"StreetWise CADlink”, is intended to fill a clear gap that exists in the
products currently available from the communications industry serving the fire and emergency responder. To help understand the nature of this product, we offer the following story.
Imagine that a firefighter is in the fire station cooking dinner for the crew. A call crackles over the radio speaker on the wall indicating that a structure fire has been reported at 5327 Arlington Avenue. The crew of Engine 1 moves quickly toward the fire apparatus. On the way, the engine’s Captain picks up a small tablet computer that is sitting in a drop-in charger near the door. As he walks toward the engine, the tablet computer begins vibrating and its screen announces “alert received”. Climbing into the cab of the engine, the Captain opens the tablet where he now sees an area map on the screen with a flashing
icon pointing to the exact address of 5327 Arlington Avenue. Pressing his finger to the screen on the flashing icon, a box pops up with additional information about the call as it was reported to the
dispatcher. Near the bottom of the screen, he presses on a “Navigate To” button and in moments the screen is providing turn by turn directions to the incident. The fire engine roars out the door.
As they turn down the busy street, following the directions being provided by the tablet, the Captain clicks another button to change to a satellite view of the incident and surrounding neighborhood. Pinching the screen to zoom in, he sees what appears to be a dirt road coming off another street that passes right behind the fire building. Picking up his radio, he instructs another responding unit to respond to that street and approach the rear of the building by way of the dirt drive. Clicking back to his own map screen, he selects a button labeled “Hydrants” and, instantly, the layout on the map includes flashing icons indicating the location of the nearest fire hydrant. Using the on-screen measuring tool, he is able to determine that the closest hydrant is 800 feet from the fire building. Based on that information, he requests an additional engine be dispatched for relay pumping. Clicking on the hydrant icon, he is able to provide the other engine the exact hydrant number to report to. The other engine crew enters this hydrant number into their tablet and immediately follow on-screen navigation toward that hydrant.
Now that he is satisfied that he has sufficient resources assigned to the incident, the Captain clicks on another tablet button labeled “Pre-Incident Data”, which is flashing to indicate that a pre-incident plan has been completed for this structure. Clicking on that button, the tablet switches to provide a “Quick Access Data” screen that provides a host of basic, but critical, information about the structure, including what it is used for, what hours it is open, how many occupants it typically has during various hours of the day, the name of the keyholders and their contact phone numbers, what types of utilities serve the structure and so on. Another button accesses additional data about chemicals stored in the building. Another click and he is looking at a diagram of the building and its basic interior layout. He pinch-zooms to see a closer depiction of the electric utility shutoff. There is an optional click that brings up an actual photograph of the shutoff and he tells the firefighters in the rear seat of the engine that the utility is partially hidden behind a large bush to the left of the rear door.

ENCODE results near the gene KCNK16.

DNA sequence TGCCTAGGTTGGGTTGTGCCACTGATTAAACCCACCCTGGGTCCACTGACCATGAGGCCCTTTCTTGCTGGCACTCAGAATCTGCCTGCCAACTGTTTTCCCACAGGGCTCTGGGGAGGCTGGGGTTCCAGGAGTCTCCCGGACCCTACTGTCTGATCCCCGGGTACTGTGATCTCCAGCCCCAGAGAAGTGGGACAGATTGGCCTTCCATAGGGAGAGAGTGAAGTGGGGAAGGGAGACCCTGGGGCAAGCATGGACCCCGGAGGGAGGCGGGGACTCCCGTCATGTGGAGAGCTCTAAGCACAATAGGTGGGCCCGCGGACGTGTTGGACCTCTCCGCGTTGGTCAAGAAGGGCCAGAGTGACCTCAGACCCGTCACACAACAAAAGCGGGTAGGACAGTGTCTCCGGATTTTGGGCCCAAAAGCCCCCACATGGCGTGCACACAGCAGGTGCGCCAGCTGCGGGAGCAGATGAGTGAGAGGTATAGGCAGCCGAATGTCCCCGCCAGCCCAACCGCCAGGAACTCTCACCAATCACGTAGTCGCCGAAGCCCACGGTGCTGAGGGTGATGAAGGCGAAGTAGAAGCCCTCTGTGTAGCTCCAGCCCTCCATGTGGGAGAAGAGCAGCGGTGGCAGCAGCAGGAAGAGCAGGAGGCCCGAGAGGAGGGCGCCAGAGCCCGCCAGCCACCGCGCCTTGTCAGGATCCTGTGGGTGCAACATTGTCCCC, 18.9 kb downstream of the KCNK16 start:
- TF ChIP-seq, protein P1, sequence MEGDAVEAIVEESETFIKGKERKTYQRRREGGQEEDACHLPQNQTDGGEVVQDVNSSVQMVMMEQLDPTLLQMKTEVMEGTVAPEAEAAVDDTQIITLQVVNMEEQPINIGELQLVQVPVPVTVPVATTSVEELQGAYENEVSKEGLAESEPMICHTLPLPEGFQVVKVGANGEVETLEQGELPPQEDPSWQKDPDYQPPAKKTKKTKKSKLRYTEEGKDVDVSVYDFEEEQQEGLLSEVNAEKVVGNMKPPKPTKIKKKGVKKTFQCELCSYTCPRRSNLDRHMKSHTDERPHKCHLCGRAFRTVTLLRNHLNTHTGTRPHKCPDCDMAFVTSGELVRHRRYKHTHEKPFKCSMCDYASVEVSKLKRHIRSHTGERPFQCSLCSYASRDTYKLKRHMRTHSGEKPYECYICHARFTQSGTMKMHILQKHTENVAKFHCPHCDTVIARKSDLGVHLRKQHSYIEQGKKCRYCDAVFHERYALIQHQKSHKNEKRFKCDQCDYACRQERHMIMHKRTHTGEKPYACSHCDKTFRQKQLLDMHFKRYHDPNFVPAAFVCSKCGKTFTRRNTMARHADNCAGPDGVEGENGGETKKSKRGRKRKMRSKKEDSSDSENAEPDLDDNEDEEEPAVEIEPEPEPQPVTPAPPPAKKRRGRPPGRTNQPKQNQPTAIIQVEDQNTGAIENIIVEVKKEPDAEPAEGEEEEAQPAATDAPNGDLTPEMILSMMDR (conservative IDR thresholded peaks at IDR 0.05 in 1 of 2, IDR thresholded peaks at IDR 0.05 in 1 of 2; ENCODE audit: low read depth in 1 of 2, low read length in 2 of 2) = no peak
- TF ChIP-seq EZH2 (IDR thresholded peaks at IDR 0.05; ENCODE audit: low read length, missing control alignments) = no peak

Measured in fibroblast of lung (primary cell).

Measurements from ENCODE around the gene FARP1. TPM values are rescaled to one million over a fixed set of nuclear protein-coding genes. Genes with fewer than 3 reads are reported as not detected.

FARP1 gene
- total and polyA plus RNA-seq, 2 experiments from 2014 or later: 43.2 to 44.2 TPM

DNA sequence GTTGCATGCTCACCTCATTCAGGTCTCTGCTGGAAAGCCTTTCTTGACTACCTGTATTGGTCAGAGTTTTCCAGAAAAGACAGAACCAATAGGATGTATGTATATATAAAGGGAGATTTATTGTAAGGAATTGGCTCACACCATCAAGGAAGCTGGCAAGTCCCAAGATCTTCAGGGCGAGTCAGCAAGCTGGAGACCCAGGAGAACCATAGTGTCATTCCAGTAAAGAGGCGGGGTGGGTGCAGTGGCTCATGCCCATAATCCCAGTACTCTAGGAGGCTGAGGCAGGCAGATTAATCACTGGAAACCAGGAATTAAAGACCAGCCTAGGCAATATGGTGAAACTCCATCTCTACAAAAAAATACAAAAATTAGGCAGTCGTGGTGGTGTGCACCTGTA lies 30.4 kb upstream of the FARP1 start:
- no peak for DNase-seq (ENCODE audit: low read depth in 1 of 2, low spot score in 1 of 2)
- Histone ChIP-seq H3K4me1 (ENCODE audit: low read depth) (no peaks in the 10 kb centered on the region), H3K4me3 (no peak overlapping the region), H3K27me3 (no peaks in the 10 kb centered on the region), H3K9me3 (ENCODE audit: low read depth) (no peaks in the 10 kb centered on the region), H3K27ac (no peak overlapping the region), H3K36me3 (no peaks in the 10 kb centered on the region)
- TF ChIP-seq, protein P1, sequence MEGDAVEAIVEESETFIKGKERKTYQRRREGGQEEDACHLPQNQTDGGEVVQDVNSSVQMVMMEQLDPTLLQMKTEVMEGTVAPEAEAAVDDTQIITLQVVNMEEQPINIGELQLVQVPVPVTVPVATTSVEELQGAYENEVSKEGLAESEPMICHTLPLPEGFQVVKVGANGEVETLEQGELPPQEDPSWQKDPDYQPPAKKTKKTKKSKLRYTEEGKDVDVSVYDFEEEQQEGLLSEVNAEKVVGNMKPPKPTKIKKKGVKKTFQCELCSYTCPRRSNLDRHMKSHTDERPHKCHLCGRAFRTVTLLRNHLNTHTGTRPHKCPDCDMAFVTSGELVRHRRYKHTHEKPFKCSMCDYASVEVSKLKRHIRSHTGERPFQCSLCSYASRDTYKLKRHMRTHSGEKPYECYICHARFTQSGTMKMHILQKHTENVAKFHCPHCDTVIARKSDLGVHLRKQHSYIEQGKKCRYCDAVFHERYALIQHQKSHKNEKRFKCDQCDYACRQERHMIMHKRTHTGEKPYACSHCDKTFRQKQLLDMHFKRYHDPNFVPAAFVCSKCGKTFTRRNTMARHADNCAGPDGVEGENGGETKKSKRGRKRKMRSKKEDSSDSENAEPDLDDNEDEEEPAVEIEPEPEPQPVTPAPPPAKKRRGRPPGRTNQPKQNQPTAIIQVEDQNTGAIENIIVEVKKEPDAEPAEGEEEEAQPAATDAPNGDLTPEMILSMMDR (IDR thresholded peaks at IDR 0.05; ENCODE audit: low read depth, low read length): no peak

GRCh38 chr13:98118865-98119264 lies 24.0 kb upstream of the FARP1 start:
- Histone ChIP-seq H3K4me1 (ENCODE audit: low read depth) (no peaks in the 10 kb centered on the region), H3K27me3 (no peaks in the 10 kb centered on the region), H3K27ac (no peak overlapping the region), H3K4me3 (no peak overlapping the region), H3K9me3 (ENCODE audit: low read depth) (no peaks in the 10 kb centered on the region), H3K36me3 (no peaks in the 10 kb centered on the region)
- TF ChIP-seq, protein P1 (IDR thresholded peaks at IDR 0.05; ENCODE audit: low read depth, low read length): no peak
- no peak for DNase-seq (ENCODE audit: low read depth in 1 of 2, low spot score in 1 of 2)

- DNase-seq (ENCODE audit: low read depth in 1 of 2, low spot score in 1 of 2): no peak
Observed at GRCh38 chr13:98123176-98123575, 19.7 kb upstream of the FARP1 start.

After reviewing various other selections of pre-incident plan data, he returns to the main map screen and selects “View Units” to display the current location of his unit as well as the other fire units that are responding to the scene. He quickly sees that his unit should arrive first, followed by Engine 2 about 30 seconds later. Based on that, he tells Engine 2 to use caution at the intersection of 53rd and Arlington, since they will both approach the intersection close to the same time. Engine 2’s Captain responds back that he is also watching that on his tablet map.
As Engine 1 pulls up in front of the structure, heavy smoke can be seen emitting from a window on the west side of the structure. The Captain quickly clicks a button on the tablet that automatically records his arrival time and a prompt asks if he wishes to record an “Arrival Photo”. He clicks “yes” and holds the tablet’s camera up to take a quick time-stamped photo of the conditions on arrival. He knows that photo will assist the fire investigators later. Another button press transmits the photo and makes it available to other tablets.
Satisfied that they have all the critical information they need, the crew jumps off the fire engine and goes to work.
- Target Audience: Firefighters (Career and Volunteer), EMS personnel
- Hangar 14 Solutions (attached logo) is the company behind StreetWise CADlink - the software.